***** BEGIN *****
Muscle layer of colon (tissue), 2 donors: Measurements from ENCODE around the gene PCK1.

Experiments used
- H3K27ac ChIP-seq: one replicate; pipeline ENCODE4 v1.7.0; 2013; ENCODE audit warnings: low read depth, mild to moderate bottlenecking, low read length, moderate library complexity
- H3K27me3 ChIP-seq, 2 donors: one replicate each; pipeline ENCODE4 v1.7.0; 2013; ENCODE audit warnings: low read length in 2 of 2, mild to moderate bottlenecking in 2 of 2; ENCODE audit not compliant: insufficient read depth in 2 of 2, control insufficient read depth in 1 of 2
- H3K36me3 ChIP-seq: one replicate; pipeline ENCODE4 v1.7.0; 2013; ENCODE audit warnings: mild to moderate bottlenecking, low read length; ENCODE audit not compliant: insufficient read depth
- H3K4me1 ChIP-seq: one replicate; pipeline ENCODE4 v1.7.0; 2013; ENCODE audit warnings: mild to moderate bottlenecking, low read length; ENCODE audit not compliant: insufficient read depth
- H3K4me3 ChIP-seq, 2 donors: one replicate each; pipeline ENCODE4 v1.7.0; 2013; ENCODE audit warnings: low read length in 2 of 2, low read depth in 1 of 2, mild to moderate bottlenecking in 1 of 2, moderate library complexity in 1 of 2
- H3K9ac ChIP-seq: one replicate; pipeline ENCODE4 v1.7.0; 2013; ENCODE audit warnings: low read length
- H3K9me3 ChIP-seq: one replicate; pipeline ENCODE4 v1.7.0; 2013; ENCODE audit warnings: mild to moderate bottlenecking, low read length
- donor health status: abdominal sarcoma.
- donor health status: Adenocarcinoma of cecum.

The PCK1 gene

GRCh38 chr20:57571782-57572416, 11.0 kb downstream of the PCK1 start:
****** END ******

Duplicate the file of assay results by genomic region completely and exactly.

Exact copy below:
Muscle layer of colon (tissue), 2 donors: Measurements from ENCODE around the gene PCK1.

Experiments used
- H3K27ac ChIP-seq: one replicate; pipeline ENCODE4 v1.7.0; 2013; ENCODE audit warnings: low read depth, mild to moderate bottlenecking, low read length, moderate library complexity
- H3K27me3 ChIP-seq, 2 donors: one replicate each; pipeline ENCODE4 v1.7.0; 2013; ENCODE audit warnings: low read length in 2 of 2, mild to moderate bottlenecking in 2 of 2; ENCODE audit not compliant: insufficient read depth in 2 of 2, control insufficient read depth in 1 of 2
- H3K36me3 ChIP-seq: one replicate; pipeline ENCODE4 v1.7.0; 2013; ENCODE audit warnings: mild to moderate bottlenecking, low read length; ENCODE audit not compliant: insufficient read depth
- H3K4me1 ChIP-seq: one replicate; pipeline ENCODE4 v1.7.0; 2013; ENCODE audit warnings: mild to moderate bottlenecking, low read length; ENCODE audit not compliant: insufficient read depth
- H3K4me3 ChIP-seq, 2 donors: one replicate each; pipeline ENCODE4 v1.7.0; 2013; ENCODE audit warnings: low read length in 2 of 2, low read depth in 1 of 2, mild to moderate bottlenecking in 1 of 2, moderate library complexity in 1 of 2
- H3K9ac ChIP-seq: one replicate; pipeline ENCODE4 v1.7.0; 2013; ENCODE audit warnings: low read length
- H3K9me3 ChIP-seq: one replicate; pipeline ENCODE4 v1.7.0; 2013; ENCODE audit warnings: mild to moderate bottlenecking, low read length
- donor health status: abdominal sarcoma.
- donor health status: Adenocarcinoma of cecum.

The PCK1 gene

GRCh38 chr20:57571782-57572416, 11.0 kb downstream of the PCK1 start: